The name Starship Troopers was licensed for an unrelated B movie script called Bug Hunt at Outpost Nine, which was then retitled to benefit from the book's credibility. The resulting film, entitled Starship Troopers (1997), which was written by Ed Neumeier and directed by Paul Verhoeven, had little relationship to the book beyond the inclusion of character names, the depiction of space marines, and the concept of suffrage earned by military service. Fans of Heinlein were critical of the movie, which they considered a betrayal of Heinlein's philosophy, presenting the society in which the story takes place as fascist. Likewise, the powered armor technology that is not only central to the book but became a standard subgenre of science fiction thereafter, is completely absent in the movie, where the characters use World War II-technology weapons and wear light combat gear little more advanced than that. Verhoeven commented that he had tried to read the book after he had bought the rights to it, in order to add it to his existing movie. However he read only the first two chapters, finding it too boring to continue. He thought it was a bad book and asked Ed Neumeier to tell him the story because he could not read it.

Middle period work, 1961–1973

If 196211
Heinlein's novel Podkayne of Mars was serialized in If, with a cover by Virgil Finlay.

From about 1961 (Stranger in a Strange Land) to 1973 (Time Enough for Love), Heinlein explored some of his most important themes, such as individualism, libertarianism, and free expression of physical and emotional love. Three novels from this period, Stranger in a Strange Land, The Moon Is a Harsh Mistress, and Time Enough for Love, won the Libertarian Futurist Society's Prometheus Hall of Fame Award, designed to honor classic libertarian fiction. Jeff Riggenbach described The Moon Is a Harsh Mistress as "unquestionably one of the three or four most influential libertarian novels of the last century".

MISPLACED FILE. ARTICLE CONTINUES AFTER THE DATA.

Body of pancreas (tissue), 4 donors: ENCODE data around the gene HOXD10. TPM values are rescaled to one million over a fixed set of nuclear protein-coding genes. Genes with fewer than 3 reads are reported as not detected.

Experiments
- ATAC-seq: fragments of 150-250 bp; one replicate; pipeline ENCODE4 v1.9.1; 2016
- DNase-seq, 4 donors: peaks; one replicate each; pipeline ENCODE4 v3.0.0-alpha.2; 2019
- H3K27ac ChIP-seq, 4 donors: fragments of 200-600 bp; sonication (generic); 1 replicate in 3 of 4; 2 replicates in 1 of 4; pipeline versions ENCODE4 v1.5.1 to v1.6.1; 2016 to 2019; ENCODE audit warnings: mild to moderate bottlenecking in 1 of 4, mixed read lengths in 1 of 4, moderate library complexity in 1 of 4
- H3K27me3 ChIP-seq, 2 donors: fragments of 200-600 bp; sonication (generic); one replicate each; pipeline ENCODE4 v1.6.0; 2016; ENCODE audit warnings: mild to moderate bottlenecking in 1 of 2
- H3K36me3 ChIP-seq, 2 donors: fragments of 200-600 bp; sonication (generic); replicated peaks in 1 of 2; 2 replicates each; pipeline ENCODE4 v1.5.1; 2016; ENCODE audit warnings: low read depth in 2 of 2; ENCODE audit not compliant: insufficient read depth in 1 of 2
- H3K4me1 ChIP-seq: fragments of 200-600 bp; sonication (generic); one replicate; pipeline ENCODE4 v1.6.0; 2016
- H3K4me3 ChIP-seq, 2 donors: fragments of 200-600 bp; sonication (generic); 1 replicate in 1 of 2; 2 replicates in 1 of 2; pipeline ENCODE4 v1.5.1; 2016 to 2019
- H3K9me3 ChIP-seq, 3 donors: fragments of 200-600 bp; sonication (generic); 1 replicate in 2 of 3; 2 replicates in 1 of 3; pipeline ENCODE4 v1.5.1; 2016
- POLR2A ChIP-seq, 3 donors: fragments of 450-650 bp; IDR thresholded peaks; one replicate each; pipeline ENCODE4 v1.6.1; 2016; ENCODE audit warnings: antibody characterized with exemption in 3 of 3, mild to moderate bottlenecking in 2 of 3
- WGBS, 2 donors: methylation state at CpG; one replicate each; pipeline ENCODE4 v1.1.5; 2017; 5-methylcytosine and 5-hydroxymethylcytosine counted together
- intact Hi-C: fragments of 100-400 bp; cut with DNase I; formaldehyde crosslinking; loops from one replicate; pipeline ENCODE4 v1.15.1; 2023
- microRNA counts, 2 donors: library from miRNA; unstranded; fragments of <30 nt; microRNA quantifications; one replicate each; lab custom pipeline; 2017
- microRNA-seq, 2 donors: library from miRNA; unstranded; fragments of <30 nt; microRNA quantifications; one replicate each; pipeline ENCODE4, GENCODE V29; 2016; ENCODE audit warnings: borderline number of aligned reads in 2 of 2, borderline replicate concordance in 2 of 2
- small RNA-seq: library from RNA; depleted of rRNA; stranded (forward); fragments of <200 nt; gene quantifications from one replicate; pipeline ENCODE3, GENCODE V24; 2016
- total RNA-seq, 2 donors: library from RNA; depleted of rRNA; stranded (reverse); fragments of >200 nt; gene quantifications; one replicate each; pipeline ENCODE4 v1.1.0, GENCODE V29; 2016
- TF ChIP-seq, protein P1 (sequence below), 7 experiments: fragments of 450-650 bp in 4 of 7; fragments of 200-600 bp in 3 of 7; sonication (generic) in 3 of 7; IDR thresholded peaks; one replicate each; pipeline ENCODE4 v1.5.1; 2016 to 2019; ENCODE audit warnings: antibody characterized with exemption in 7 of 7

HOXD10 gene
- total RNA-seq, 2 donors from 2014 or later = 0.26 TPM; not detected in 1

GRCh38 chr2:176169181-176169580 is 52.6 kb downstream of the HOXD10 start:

The Moon Is a Harsh Mistress tells of a war of independence waged by the Lunar penal colonies, with significant comments from a major character, Professor La Paz, regarding the threat posed by government to individual freedom.

Although Heinlein had previously written a few short stories in the fantasy genre, during this period he wrote his first fantasy novel, Glory Road. In Stranger in a Strange Land and I Will Fear No Evil, he began to mix hard science with fantasy, mysticism, and satire of organized religion. Critics William H. Patterson, Jr., and Andrew Thornton believe that this is simply an expression of Heinlein's longstanding philosophical opposition to positivism. Heinlein stated that he was influenced by James Branch Cabell in taking this new literary direction. The penultimate novel of this period, I Will Fear No Evil, is according to critic James Gifford "almost universally regarded as a literary failure" and he attributes its shortcomings to Heinlein's near-death from peritonitis.

Later work, 1980–1987

After a seven-year hiatus brought on by poor health, Heinlein produced five new novels in the period from 1980 (The Number of the Beast) to 1987 (To Sail Beyond the Sunset). These books have a thread of common characters and time and place. Most of the novels from this period are recognized by critics as forming an offshoot from the Future History series and are referred to by the term World as Myth.

The tendency toward authorial self-reference begun in Stranger in a Strange Land and Time Enough for Love becomes even more evident in novels such as The Cat Who Walks Through Walls, whose first-person protagonist is a disabled military veteran who becomes a writer, and finds love with a female character.

The 1982 novel Friday, a more conventional adventure story (borrowing a character and backstory from the earlier short story Gulf, also containing suggestions of connection to The Puppet Masters) continued a Heinlein theme of expecting what he saw as the continued disintegration of Earth's society, to the point where the title character is strongly encouraged to seek a new life off-planet. It concludes with a traditional Heinlein note, as in The Moon Is a Harsh Mistress or Time Enough for Love, that freedom is to be found on the frontiers.